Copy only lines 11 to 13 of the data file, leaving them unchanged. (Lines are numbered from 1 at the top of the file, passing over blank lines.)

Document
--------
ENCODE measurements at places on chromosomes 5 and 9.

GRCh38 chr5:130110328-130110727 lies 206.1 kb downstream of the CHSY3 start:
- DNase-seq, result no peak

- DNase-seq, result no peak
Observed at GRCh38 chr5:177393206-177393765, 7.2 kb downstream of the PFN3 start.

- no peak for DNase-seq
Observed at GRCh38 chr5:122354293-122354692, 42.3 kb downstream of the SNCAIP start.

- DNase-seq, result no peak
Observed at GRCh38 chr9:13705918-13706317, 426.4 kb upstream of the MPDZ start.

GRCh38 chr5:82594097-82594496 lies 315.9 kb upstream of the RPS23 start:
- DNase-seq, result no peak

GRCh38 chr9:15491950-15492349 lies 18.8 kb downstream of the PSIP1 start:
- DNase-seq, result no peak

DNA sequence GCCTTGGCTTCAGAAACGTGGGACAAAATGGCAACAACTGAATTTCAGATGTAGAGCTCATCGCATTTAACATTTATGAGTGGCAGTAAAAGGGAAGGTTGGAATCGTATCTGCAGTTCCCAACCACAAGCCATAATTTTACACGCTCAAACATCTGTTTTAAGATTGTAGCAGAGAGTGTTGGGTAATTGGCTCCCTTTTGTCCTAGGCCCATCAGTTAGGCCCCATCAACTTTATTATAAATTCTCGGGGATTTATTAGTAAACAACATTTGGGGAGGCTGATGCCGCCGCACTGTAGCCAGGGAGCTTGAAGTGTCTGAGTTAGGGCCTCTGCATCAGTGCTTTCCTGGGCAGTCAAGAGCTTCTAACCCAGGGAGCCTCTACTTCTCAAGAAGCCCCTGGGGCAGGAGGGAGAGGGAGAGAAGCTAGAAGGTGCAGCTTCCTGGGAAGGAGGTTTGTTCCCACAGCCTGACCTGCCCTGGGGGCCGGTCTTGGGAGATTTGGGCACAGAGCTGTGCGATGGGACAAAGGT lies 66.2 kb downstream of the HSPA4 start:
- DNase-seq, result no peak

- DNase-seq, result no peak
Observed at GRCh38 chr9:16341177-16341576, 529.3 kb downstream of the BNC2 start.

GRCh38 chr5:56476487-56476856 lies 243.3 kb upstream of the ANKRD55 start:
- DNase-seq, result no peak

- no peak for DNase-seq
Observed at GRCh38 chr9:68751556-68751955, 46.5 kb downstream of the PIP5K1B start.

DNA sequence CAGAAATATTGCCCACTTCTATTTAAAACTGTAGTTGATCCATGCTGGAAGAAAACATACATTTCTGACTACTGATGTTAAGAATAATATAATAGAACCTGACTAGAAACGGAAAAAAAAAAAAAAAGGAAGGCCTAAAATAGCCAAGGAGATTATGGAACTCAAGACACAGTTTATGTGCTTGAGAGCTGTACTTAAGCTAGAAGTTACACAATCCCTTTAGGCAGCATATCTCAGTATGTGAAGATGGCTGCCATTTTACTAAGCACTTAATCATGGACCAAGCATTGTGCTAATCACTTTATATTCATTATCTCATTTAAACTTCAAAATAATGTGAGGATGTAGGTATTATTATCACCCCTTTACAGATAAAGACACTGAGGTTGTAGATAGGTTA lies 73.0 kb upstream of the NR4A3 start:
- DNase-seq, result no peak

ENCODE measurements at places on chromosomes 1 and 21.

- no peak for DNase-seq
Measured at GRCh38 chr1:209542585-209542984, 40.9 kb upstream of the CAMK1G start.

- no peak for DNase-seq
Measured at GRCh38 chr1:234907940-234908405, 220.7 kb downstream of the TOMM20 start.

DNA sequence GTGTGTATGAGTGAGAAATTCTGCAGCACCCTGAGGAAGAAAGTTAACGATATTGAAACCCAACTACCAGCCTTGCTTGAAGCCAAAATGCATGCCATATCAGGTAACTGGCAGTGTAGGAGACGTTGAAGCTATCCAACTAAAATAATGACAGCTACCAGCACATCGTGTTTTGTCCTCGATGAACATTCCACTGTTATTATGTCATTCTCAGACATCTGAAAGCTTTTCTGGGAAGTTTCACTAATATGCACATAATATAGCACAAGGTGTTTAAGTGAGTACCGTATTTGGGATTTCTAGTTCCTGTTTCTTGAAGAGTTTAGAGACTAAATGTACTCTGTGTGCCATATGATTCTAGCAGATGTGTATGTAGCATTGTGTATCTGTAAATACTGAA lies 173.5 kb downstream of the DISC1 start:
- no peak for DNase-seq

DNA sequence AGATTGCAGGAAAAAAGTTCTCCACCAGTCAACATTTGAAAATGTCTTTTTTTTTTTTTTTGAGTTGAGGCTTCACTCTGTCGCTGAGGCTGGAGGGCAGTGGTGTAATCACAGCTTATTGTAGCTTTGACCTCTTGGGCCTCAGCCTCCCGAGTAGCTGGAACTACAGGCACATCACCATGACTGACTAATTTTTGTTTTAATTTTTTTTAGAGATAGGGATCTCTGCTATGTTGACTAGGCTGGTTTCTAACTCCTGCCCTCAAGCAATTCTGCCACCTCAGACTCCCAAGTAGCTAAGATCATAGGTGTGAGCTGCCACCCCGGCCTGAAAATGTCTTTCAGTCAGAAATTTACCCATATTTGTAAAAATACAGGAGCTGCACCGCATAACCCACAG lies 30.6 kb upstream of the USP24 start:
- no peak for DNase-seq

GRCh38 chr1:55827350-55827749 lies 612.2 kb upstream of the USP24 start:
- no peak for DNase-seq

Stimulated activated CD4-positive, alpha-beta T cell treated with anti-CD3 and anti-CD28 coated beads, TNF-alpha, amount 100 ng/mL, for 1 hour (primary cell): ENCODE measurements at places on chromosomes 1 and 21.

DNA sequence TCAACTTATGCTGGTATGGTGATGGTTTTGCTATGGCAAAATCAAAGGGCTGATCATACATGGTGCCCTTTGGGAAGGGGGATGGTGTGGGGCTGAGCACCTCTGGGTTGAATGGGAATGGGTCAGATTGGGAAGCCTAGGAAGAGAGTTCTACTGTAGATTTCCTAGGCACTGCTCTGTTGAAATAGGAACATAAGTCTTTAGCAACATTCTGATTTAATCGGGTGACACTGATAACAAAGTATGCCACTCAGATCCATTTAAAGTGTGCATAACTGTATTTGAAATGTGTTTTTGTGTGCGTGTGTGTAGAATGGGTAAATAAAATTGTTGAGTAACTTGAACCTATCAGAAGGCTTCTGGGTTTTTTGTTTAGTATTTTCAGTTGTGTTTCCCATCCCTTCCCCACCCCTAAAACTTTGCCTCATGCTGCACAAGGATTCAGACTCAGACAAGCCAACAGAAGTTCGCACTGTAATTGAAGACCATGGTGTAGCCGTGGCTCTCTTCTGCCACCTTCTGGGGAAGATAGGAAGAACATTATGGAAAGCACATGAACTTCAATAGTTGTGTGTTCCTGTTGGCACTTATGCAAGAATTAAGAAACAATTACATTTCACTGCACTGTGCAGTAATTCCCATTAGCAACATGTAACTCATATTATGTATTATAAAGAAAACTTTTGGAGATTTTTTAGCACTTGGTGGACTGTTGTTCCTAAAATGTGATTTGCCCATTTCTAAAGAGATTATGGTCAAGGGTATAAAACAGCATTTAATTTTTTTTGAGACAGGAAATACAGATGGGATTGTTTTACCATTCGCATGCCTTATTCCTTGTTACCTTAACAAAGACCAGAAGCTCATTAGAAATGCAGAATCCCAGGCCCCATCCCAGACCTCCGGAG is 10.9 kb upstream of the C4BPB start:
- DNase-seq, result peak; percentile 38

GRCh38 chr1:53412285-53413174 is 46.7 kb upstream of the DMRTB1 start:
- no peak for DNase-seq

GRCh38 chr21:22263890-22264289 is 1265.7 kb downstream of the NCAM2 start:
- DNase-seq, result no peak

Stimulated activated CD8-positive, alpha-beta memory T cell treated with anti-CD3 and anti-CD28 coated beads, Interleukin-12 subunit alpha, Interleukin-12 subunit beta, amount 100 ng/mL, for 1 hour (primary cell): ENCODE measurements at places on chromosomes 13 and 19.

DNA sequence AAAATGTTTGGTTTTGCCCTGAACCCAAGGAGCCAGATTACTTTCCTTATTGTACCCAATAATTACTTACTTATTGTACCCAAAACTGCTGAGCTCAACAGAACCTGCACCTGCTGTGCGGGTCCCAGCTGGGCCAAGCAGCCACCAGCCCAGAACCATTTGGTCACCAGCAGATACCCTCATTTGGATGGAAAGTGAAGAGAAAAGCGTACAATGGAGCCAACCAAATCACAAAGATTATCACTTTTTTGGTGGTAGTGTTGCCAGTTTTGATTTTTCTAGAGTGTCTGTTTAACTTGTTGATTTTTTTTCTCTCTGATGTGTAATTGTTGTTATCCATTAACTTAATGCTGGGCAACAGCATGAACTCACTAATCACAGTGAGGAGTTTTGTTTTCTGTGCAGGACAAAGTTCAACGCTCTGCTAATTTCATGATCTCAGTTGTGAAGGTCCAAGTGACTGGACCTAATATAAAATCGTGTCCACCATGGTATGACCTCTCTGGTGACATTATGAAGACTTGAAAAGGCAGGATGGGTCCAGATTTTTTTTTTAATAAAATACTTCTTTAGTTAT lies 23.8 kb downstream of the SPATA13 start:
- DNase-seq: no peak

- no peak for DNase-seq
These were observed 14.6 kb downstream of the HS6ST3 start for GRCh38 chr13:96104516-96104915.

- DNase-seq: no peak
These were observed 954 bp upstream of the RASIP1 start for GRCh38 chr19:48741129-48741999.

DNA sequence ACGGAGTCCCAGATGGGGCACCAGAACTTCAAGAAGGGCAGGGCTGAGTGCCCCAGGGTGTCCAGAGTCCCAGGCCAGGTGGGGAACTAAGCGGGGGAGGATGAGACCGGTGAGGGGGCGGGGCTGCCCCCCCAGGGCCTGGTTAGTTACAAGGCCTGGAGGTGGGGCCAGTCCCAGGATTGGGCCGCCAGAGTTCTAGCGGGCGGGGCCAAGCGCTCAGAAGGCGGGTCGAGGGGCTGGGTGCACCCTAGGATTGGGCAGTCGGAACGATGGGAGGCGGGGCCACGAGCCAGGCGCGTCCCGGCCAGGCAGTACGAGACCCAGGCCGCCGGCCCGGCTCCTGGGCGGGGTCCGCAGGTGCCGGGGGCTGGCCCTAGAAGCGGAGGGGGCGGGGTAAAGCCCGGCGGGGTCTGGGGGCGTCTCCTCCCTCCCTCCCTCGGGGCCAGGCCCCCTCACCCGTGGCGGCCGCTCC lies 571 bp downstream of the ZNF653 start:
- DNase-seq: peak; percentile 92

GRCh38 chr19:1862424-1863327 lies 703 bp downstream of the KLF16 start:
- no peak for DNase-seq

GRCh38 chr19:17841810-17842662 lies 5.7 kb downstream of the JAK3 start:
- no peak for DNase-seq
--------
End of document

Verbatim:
- DNase-seq, result no peak

GRCh38 chr9:15491950-15492349 lies 18.8 kb downstream of the PSIP1 start:
- DNase-seq, result no peak